Mod 2: 1.2.2 Transport in Plants

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Explain the need for transport systems in multicellular plants in terms of size and surface area:volume ratio
Because they are multicellular they have a small surface area:vol ratio. Exchange of substances via direct diffusion is too slow. A transport system is needed to move substances to and from cells quickly.
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What two tissues are involved in transport in plants and what do they transport.
Vascular bundles, Xylem- transports water and mineral ions. Phloem- transports dissolved substances, like sugars.
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Describe the distribution of xylem and phloem tissue in roots, stems and leaves of dicotyledonous plants.
In a root, the xylem and phloem are in the centre to provide support for the root. In stems, the xylem and phloem are near the outside to reduce bending. In a leaf, xylem and phloem make up a network of veins which support thin leaves.
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What is the structure and function of xylem vessels?
Xylem vessels, long hollow tube. Cells are dead so contain no cytoplasm. Walls contain lignin (woody substance) makes it thicker and supports the vessels to stop inward collapsing. Water/ions move in and out of vessels through small pits.
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What are the structures and functions of sieve tube elements and companion cells?
Living cells that form the tube for transporting solutes, joined end to end. Sieve's = end walls, contain holes for solutes to pass through. No nucleus, few organelles. Companion cells provide energy for active transport of solutes and the cell.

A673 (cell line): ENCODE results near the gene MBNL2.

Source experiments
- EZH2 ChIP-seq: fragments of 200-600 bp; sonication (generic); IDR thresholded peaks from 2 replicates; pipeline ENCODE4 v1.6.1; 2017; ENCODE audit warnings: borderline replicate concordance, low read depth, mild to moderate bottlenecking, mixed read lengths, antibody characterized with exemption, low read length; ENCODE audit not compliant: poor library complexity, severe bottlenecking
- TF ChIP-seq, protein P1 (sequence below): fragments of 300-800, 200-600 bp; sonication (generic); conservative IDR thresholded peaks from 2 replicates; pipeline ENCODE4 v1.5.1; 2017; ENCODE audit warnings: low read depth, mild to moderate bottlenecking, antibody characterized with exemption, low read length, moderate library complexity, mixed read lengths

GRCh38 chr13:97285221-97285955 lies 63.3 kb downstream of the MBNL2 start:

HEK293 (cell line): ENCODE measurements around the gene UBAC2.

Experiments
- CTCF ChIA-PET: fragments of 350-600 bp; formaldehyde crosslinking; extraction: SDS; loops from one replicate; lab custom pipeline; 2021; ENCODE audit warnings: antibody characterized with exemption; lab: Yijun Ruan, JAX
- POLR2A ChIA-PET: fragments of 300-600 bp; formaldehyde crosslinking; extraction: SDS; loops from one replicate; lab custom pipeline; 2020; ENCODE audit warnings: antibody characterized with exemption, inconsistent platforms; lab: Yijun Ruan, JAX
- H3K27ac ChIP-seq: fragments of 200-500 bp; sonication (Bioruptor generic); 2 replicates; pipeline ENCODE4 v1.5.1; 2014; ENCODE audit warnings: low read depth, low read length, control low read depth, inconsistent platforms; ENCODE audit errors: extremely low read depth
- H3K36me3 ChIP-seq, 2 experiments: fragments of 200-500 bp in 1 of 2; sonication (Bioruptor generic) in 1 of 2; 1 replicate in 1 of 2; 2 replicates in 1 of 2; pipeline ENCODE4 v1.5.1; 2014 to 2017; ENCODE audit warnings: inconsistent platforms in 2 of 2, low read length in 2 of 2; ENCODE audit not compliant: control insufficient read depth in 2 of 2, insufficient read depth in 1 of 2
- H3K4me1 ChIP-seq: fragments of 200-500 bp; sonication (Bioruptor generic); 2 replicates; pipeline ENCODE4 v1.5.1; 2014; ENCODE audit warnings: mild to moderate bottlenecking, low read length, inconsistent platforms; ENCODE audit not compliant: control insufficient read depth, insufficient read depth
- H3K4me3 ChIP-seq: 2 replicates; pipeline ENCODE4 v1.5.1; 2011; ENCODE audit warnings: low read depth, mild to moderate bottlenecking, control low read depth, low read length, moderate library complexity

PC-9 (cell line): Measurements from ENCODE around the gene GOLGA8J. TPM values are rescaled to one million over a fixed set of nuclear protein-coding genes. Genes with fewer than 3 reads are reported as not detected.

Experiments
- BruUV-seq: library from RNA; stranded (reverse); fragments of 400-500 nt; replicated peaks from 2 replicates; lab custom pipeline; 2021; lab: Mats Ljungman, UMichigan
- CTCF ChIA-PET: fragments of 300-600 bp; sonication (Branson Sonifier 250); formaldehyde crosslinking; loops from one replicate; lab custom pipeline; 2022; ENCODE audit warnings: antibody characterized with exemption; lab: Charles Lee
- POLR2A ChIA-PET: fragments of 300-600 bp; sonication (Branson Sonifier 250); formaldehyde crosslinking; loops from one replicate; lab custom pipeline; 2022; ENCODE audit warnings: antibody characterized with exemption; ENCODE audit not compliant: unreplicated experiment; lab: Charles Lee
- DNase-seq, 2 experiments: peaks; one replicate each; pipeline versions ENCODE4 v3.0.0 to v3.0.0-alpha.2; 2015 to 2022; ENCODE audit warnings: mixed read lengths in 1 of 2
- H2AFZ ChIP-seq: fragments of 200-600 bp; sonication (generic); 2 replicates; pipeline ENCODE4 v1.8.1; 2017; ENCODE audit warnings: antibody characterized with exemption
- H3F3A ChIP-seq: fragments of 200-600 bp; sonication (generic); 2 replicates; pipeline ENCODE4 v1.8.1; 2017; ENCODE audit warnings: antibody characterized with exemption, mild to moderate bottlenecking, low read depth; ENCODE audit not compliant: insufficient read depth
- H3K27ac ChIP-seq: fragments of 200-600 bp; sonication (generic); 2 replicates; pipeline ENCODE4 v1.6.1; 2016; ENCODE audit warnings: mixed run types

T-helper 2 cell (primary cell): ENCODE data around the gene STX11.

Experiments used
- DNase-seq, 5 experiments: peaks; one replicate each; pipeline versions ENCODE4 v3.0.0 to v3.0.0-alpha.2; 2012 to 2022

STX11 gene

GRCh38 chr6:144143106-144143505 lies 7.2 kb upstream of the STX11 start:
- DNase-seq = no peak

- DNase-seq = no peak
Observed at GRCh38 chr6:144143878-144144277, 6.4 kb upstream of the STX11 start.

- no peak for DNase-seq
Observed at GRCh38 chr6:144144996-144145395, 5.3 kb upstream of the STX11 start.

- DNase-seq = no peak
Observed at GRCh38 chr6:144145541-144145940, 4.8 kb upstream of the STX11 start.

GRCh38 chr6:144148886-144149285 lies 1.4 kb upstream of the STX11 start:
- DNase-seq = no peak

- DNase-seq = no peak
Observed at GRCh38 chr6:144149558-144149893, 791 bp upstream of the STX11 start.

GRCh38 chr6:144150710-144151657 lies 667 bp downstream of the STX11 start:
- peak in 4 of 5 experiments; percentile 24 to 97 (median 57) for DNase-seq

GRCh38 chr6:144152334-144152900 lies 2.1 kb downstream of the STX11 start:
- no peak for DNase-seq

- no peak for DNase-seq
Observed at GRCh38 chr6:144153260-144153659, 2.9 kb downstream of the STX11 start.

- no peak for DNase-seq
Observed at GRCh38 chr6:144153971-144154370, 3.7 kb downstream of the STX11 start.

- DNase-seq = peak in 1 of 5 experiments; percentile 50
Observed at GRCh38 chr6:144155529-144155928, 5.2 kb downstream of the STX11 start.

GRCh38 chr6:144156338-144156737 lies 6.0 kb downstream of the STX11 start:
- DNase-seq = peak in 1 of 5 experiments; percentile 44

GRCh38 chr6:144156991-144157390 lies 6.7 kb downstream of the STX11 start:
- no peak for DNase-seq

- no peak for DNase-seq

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What is transpiration?
The evaporation of water from a plants surface (leaves).
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How is transpiration a consequence of gaseous exchange?
Plant opens stomata to let in co2, to make glucose (photosynthesis). Water also gets out, higher concentration of water inside leaf than air, water moves out down water potential gradient
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What are the factors that affect the transpiration rate?
Light- faster rate, stomata open when light. Temp- higher temp=faster rate, water evaporates faster, increases water potential gradient. Humidity-lower=faster rate, increased water potential gradient. Wind-windier=faster, blows away water molecules.
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How is a potometer used to estimate transpiration rates?
Measures the plants water uptake. (Explain experiment step by step)
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Explain in terms of water potential, the movement of water between plant cells and their environment.
Water moves down a water potential gradient. Soil generally has higher water potential, leaves have a lower water potential (evaporation) Creates water potential gradient that keeps water moving through plant in right direction, from roots to leaves.
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What are the 3 pathways water can take to reach the xylem?
Apoplast- through spaces and cell walls (simply diffuse as cell walls are absorbent) Symplast- through cells cytoplasm (cytoplasm of neighbouring cells connect by plasmodesmata (small channels) Vacuolar- through the cells vacuole.